I’ve finally accepted that my children would do better if I’m NOT the one to teach them math. I don’t have patience when they get distracted, which is often (especially when I have other children who also need attention), or when they take FOREVER to answer each question. And since the math curriculum I chose for this year (which has been AMAZING at filling in holes) is mostly one-on-one and interactive/verbal answers with few worksheets, it’s been a hard go for me.
So the question now is: what do I do instead? Math isn’t something that I’m going to let be brushed aside and let them learn it when they learn it. I want them to have basic mastery appropriate for their maturity level (notice I did NOT say “age”), and to be able to move as they’re ready to, or stay on the same concept for a week if that’s what they need. Doing one-on-one, I have the “customization” for that, but, once again, it isn’t working.
The two “main” online/CD programs I’ve heard of are CTC Math and Teaching Textbooks. In order to compare them and try to make my decision, I’ve tried find reviews of each individually as well as posts that compare and contrast them. And since I STILL had questions after doing that, I signed up for a “free trial” of each program. CTC Math’s free trial gives you access to the FIRST lesson in each topic for each grade level across the board. Teaching Textbooks’ free trial requires you to choose what grades you want to review (as many as you want) and gives you access to the first 15 lessons of each grade.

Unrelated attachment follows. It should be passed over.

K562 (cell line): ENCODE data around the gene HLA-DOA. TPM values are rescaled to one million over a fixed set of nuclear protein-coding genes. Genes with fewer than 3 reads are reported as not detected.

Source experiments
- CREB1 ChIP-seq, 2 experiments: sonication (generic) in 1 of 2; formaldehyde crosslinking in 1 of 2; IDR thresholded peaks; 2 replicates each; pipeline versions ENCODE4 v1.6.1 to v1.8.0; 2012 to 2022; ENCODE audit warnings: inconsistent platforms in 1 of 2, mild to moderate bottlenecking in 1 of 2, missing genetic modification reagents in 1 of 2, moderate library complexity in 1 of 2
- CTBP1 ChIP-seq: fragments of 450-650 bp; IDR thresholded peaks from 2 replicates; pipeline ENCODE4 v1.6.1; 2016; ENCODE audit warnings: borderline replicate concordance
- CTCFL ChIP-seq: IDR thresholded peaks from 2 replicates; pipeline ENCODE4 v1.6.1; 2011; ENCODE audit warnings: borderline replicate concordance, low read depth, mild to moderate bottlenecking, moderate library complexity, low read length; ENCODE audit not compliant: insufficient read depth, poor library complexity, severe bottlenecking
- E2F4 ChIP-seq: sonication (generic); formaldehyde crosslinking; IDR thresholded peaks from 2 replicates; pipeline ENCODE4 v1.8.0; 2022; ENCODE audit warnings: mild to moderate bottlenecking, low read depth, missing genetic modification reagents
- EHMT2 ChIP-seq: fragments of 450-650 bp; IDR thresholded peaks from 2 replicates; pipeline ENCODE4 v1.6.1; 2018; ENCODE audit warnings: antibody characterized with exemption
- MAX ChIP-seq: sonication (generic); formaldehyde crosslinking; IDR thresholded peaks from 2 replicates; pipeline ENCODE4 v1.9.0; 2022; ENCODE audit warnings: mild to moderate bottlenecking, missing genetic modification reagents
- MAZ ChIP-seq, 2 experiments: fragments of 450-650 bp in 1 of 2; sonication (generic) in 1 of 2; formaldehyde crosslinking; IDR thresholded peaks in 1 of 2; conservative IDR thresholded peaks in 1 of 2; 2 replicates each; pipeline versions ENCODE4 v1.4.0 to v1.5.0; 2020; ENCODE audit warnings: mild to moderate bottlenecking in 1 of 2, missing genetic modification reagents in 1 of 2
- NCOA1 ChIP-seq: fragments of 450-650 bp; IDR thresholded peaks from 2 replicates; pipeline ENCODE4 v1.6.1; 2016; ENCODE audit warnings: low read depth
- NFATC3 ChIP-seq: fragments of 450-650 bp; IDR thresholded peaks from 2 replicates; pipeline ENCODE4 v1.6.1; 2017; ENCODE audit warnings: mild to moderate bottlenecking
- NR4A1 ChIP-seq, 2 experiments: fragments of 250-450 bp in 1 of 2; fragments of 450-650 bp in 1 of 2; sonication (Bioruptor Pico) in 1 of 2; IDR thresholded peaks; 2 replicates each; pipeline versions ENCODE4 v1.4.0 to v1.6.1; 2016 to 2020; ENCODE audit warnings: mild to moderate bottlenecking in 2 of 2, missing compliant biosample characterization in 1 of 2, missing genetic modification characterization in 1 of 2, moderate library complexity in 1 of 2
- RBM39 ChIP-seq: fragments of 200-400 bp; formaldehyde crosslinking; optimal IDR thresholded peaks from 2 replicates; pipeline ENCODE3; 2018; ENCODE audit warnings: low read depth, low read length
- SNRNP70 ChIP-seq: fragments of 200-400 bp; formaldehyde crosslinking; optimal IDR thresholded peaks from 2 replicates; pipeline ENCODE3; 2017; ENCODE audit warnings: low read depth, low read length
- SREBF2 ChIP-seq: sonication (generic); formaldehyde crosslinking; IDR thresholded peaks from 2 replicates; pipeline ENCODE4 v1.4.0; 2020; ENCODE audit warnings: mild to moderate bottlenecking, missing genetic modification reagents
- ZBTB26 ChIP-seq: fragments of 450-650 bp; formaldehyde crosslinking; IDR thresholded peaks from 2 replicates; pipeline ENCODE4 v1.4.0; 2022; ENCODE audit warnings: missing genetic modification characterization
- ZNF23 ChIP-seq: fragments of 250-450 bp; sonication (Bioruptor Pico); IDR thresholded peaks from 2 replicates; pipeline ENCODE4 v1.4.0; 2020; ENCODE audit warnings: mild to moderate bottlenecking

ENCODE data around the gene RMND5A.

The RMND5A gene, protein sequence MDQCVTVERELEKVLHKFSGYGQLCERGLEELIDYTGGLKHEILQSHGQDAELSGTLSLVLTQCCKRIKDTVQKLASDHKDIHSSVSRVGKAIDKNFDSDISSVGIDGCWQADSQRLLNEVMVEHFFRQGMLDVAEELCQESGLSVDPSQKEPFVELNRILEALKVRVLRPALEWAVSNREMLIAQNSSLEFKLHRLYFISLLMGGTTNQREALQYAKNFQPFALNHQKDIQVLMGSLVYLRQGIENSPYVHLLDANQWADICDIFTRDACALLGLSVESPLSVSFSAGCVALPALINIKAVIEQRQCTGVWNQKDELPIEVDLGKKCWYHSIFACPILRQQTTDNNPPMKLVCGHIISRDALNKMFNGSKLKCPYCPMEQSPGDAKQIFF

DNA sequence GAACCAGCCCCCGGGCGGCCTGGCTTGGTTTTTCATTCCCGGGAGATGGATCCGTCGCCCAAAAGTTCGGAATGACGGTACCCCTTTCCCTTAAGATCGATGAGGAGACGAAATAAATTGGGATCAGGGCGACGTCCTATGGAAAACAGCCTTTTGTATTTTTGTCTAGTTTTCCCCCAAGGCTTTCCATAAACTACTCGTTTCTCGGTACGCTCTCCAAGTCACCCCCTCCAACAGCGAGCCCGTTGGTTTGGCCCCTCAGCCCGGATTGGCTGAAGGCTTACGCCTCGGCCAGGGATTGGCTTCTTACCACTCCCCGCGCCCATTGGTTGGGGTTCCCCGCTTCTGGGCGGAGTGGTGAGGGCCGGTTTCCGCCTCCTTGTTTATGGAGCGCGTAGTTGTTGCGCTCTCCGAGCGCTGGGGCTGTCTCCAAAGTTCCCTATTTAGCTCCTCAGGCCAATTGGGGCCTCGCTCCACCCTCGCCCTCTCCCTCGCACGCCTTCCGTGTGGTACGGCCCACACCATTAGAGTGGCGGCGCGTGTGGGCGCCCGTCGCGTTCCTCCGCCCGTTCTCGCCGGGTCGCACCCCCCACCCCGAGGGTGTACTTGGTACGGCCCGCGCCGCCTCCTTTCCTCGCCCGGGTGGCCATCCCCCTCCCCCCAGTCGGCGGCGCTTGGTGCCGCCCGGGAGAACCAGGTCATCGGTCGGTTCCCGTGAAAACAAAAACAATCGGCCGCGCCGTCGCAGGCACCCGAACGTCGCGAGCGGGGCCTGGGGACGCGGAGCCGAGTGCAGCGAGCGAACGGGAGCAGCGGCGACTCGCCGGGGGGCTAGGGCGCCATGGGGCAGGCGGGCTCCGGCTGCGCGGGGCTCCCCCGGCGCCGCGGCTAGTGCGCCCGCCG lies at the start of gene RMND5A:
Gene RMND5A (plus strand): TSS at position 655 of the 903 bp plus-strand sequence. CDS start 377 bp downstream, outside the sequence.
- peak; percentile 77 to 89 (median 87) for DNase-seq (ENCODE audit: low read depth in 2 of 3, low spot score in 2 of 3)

CTC Math (https://www.ctcmath.com/)
CTC Math is online ONLY, meaning if the internet is down, you’re not doing math. It’s originally an Australian company that has expanded to the United States, hence all the instruction videos have an Australian accent. You can purchase an individual or a family subscription, and they offer a significant discount for homeschoolers, which is very nice. Under the family account you can register up to 10 students, which is convenient given that the owner/founder/teacher of CTC Math has 10 children of his own. You can pay “per month” or “annually” at a discount, which is nice. Each registered student has FULL access to ALL years of instruction (Kindergarten through Calculus), allowing you to customize as fits your students, and allowing them to move on when they’re ready whether it takes 2 years or 2 months to complete one “year” of curriculum. This is a HUGE “plus” in my books. You can even “mix and match”, assigning lessons from different grade levels if, for example, your child struggles with geometry concepts but excels in the traditional number problems.